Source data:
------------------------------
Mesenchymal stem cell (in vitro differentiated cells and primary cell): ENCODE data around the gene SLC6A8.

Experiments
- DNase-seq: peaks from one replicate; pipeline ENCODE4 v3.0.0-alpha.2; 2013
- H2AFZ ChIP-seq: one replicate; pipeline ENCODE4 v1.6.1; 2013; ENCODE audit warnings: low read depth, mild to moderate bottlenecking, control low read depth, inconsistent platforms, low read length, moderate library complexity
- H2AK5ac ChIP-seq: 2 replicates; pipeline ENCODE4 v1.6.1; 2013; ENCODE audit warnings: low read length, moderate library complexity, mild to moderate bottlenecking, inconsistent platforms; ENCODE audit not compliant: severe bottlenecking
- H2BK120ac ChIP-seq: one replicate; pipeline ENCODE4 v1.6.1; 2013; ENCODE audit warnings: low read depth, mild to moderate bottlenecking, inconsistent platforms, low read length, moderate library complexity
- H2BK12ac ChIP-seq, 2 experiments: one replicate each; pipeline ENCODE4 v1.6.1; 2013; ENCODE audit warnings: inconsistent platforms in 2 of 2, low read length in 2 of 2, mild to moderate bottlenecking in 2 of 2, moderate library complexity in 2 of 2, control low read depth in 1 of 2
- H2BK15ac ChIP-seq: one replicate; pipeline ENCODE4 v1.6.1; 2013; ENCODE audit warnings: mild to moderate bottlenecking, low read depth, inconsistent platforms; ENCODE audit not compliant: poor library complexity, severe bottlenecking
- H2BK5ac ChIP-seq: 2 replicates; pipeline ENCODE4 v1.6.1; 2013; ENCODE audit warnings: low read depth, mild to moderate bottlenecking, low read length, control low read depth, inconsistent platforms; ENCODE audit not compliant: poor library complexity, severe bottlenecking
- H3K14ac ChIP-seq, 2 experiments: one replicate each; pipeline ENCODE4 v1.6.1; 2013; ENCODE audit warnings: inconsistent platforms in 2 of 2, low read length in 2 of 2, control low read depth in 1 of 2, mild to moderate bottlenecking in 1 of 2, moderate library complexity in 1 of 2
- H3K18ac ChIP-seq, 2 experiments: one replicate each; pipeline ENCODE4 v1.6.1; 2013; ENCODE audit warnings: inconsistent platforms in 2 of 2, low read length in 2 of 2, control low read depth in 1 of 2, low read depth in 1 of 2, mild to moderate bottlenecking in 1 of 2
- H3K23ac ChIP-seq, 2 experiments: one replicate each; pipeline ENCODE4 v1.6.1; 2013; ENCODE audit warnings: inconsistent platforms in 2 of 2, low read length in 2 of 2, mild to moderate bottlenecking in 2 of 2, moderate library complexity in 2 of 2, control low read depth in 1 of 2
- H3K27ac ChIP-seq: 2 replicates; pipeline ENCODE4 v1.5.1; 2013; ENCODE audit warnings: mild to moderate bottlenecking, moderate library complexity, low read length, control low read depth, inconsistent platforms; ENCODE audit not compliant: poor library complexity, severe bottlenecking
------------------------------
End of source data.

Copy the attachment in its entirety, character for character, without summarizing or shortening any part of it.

Mesenchymal stem cell (in vitro differentiated cells and primary cell): ENCODE data around the gene SLC6A8.

Experiments
- DNase-seq: peaks from one replicate; pipeline ENCODE4 v3.0.0-alpha.2; 2013
- H2AFZ ChIP-seq: one replicate; pipeline ENCODE4 v1.6.1; 2013; ENCODE audit warnings: low read depth, mild to moderate bottlenecking, control low read depth, inconsistent platforms, low read length, moderate library complexity
- H2AK5ac ChIP-seq: 2 replicates; pipeline ENCODE4 v1.6.1; 2013; ENCODE audit warnings: low read length, moderate library complexity, mild to moderate bottlenecking, inconsistent platforms; ENCODE audit not compliant: severe bottlenecking
- H2BK120ac ChIP-seq: one replicate; pipeline ENCODE4 v1.6.1; 2013; ENCODE audit warnings: low read depth, mild to moderate bottlenecking, inconsistent platforms, low read length, moderate library complexity
- H2BK12ac ChIP-seq, 2 experiments: one replicate each; pipeline ENCODE4 v1.6.1; 2013; ENCODE audit warnings: inconsistent platforms in 2 of 2, low read length in 2 of 2, mild to moderate bottlenecking in 2 of 2, moderate library complexity in 2 of 2, control low read depth in 1 of 2
- H2BK15ac ChIP-seq: one replicate; pipeline ENCODE4 v1.6.1; 2013; ENCODE audit warnings: mild to moderate bottlenecking, low read depth, inconsistent platforms; ENCODE audit not compliant: poor library complexity, severe bottlenecking
- H2BK5ac ChIP-seq: 2 replicates; pipeline ENCODE4 v1.6.1; 2013; ENCODE audit warnings: low read depth, mild to moderate bottlenecking, low read length, control low read depth, inconsistent platforms; ENCODE audit not compliant: poor library complexity, severe bottlenecking
- H3K14ac ChIP-seq, 2 experiments: one replicate each; pipeline ENCODE4 v1.6.1; 2013; ENCODE audit warnings: inconsistent platforms in 2 of 2, low read length in 2 of 2, control low read depth in 1 of 2, mild to moderate bottlenecking in 1 of 2, moderate library complexity in 1 of 2
- H3K18ac ChIP-seq, 2 experiments: one replicate each; pipeline ENCODE4 v1.6.1; 2013; ENCODE audit warnings: inconsistent platforms in 2 of 2, low read length in 2 of 2, control low read depth in 1 of 2, low read depth in 1 of 2, mild to moderate bottlenecking in 1 of 2
- H3K23ac ChIP-seq, 2 experiments: one replicate each; pipeline ENCODE4 v1.6.1; 2013; ENCODE audit warnings: inconsistent platforms in 2 of 2, low read length in 2 of 2, mild to moderate bottlenecking in 2 of 2, moderate library complexity in 2 of 2, control low read depth in 1 of 2
- H3K27ac ChIP-seq: 2 replicates; pipeline ENCODE4 v1.5.1; 2013; ENCODE audit warnings: mild to moderate bottlenecking, moderate library complexity, low read length, control low read depth, inconsistent platforms; ENCODE audit not compliant: poor library complexity, severe bottlenecking